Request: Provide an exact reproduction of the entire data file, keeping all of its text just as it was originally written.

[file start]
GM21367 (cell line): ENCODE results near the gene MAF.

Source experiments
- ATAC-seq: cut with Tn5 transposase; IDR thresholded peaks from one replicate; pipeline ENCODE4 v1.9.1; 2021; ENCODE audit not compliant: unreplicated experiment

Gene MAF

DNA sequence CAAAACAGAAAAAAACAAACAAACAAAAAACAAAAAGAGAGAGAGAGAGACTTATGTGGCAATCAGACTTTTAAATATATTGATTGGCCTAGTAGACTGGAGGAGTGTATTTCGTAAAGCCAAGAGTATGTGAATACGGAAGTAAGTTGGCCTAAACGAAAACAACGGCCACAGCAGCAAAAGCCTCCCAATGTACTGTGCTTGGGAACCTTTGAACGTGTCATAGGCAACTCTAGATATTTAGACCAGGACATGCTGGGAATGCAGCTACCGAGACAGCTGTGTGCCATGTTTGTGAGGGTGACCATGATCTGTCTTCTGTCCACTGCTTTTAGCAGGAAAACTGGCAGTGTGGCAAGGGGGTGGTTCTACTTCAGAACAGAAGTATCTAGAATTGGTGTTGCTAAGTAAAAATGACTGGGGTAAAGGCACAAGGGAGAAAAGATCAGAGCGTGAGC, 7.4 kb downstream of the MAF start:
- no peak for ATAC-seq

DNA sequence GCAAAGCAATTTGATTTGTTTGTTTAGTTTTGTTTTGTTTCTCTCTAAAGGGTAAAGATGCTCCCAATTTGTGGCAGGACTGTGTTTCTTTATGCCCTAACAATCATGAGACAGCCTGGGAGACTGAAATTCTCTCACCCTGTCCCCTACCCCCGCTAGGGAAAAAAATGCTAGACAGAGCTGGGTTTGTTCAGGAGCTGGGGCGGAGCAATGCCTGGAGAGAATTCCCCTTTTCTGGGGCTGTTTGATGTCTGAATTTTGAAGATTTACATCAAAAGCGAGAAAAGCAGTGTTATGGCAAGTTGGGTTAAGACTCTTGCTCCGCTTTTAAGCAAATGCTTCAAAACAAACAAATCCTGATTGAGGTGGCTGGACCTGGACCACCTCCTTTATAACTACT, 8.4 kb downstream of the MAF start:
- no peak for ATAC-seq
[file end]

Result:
GM21367 (cell line): ENCODE results near the gene MAF.

Source experiments
- ATAC-seq: cut with Tn5 transposase; IDR thresholded peaks from one replicate; pipeline ENCODE4 v1.9.1; 2021; ENCODE audit not compliant: unreplicated experiment

Gene MAF

DNA sequence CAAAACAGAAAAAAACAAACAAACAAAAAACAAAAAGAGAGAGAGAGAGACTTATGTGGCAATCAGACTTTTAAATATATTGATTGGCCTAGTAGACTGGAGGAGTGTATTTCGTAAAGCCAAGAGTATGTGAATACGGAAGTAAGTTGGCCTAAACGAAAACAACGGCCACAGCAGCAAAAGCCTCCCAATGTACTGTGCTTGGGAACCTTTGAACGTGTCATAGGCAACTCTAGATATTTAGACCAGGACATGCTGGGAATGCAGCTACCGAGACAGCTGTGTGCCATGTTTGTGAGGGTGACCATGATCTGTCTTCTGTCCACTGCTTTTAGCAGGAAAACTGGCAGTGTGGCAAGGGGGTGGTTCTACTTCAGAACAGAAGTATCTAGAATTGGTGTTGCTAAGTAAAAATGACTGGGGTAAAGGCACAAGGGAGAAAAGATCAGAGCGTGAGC, 7.4 kb downstream of the MAF start:
- no peak for ATAC-seq

DNA sequence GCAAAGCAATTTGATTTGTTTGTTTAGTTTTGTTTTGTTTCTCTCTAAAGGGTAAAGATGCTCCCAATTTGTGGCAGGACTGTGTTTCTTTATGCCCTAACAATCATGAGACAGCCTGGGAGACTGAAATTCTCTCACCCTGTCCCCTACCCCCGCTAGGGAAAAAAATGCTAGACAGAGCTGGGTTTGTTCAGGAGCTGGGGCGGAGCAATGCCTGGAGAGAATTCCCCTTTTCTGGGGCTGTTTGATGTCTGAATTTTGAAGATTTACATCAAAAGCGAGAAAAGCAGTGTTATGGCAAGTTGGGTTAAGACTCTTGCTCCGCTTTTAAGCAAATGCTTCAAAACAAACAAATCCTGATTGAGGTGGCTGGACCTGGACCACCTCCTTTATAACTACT, 8.4 kb downstream of the MAF start:
- no peak for ATAC-seq